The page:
[/caption] Beautiful hiking trails are abundant along Mt. Hood but one that really stands out is the Top Spur Trail! Even though some of the hiking trails that traverse along the Mt. Hood Wilderness can get pretty busy, the Top Spur Trail is a great trail route that takes you away from most of the congestion. The weekends can get pretty busy, like ALL of the trails but at least you will have less crowds to deal with and the views are second to none. You can pretty much choose your route and either head towards the summit, follow along the Pacific Crest Trail, hike to one of the shelter’s or hike to one of the many creeks that are born near the head waters of the many glaciers in the area. This photo was taken from the southern flank of Bald Mountain and since I wasn’t using a tripod I decided to get some of the wildflowers in the foreground. I knelt down as much as possible and made sure to get the mountain and as much of the flowers as I could but making sure that both the mountain and the wildflowers were in focus. There are dozens of waterfalls tumbling down from the cliffs as well as several species of butterflies and numerous wildflowers growing along the wilderness.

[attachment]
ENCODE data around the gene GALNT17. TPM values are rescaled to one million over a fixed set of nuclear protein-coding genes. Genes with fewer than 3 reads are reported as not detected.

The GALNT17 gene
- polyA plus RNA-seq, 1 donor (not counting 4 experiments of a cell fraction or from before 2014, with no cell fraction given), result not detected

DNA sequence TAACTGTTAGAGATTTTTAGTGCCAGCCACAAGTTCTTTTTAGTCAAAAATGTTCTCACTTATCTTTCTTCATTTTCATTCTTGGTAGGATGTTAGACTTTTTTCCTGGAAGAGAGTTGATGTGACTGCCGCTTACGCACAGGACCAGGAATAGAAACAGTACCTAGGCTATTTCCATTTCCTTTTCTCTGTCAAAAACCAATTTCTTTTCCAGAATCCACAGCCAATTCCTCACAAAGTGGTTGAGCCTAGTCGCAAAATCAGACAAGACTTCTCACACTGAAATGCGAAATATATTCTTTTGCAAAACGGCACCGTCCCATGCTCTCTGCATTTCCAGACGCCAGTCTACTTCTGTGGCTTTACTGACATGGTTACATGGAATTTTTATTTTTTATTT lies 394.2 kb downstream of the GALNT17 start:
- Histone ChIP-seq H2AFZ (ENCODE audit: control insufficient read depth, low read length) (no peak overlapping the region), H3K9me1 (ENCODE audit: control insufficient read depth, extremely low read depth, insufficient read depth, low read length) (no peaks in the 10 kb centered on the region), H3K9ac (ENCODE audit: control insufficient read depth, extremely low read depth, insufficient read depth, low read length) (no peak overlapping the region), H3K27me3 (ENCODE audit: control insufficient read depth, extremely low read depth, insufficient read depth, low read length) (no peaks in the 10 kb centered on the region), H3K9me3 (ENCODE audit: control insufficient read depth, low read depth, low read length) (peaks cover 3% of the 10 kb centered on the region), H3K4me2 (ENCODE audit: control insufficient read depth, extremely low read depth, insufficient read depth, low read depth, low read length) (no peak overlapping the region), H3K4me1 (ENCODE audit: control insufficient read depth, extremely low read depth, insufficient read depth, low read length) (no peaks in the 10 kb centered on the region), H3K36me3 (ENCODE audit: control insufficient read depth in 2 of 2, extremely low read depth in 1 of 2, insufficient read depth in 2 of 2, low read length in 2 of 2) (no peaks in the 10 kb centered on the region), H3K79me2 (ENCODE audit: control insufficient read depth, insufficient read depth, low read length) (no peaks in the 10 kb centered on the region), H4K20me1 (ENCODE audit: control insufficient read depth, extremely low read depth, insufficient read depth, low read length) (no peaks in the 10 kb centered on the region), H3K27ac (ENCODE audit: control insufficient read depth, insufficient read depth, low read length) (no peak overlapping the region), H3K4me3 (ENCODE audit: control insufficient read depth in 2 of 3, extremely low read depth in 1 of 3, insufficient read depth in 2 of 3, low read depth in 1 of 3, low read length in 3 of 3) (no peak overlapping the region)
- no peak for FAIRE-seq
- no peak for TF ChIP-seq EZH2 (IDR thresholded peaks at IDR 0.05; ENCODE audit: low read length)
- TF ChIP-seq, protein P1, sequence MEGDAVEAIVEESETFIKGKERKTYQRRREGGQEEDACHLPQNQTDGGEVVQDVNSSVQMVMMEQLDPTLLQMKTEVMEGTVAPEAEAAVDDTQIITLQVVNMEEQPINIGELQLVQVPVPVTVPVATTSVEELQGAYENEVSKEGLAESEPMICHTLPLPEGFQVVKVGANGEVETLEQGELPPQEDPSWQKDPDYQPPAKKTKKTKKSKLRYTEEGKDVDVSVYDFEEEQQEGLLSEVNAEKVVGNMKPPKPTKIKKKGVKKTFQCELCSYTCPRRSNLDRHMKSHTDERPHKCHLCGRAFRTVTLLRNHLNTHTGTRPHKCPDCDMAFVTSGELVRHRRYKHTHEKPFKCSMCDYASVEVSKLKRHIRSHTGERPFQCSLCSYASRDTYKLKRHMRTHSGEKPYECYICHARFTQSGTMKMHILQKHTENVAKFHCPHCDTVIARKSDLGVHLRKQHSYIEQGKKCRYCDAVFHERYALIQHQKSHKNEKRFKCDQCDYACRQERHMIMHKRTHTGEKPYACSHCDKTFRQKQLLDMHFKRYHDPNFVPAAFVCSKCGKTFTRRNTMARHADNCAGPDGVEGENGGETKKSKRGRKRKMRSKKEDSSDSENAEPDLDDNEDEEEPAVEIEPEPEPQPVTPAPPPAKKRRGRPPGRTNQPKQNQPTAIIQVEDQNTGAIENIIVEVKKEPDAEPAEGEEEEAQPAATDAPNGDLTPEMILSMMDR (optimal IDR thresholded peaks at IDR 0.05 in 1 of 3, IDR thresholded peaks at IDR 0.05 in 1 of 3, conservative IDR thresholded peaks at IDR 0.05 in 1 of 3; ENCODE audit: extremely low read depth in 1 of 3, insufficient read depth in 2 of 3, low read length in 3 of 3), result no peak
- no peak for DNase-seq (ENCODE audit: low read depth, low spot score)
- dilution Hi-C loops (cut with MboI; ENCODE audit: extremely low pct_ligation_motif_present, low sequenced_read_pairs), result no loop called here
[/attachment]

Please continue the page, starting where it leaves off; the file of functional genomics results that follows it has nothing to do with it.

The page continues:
Tag Archives: hiking in Oregon
Mt. Jefferson Wilderness, OR
[/caption] A birds eye view of Mt. Jefferson and Jefferson Park with Russell lake looming smack dab in the middle of the Wilderness. Late July, August and September are the best times to visit the Jefferson Park wilderness. In fact, any other days of the year will be either covered in snow and impassable or you will find yourself trudging through steep slopes that are too dangerous to cross. The forest road that you need to drive is about 7.5 miles and once the snow level drops, the entire road will be closed and that will make your journey that much more demanding. I couldn’t imagine snow-shoeing or cross country skiing to the Park but I assume that people can and have done it. However, the best thing about visiting during the summer months is that you can swim in the lakes, view the wildlife, photograph some of the creeks and waterfalls and most importantly, you can view the hundreds of wildflowers that grow throughout the wilderness. If the day is sunny when you visit, you’re pretty much guaranteed some of the best photographic opportunities. So, I would plan on bringing your tripod and as many lenses that you can carry. I actually saw a snow owl leaping from a tree and flying away as I was taking a photo of the mountain with my wide angle lens. Unfortunately, my camera was on my tripod and I didn’t have a telephoto to get a shot but the owl was gone before I was even able to see where it flew off to. I took this shot from the Pacific Crest Trail (PCT), which can be seen in the photo in the lower right hand corner.
Mt. Hood from the Pacific Crest Trail, Oregon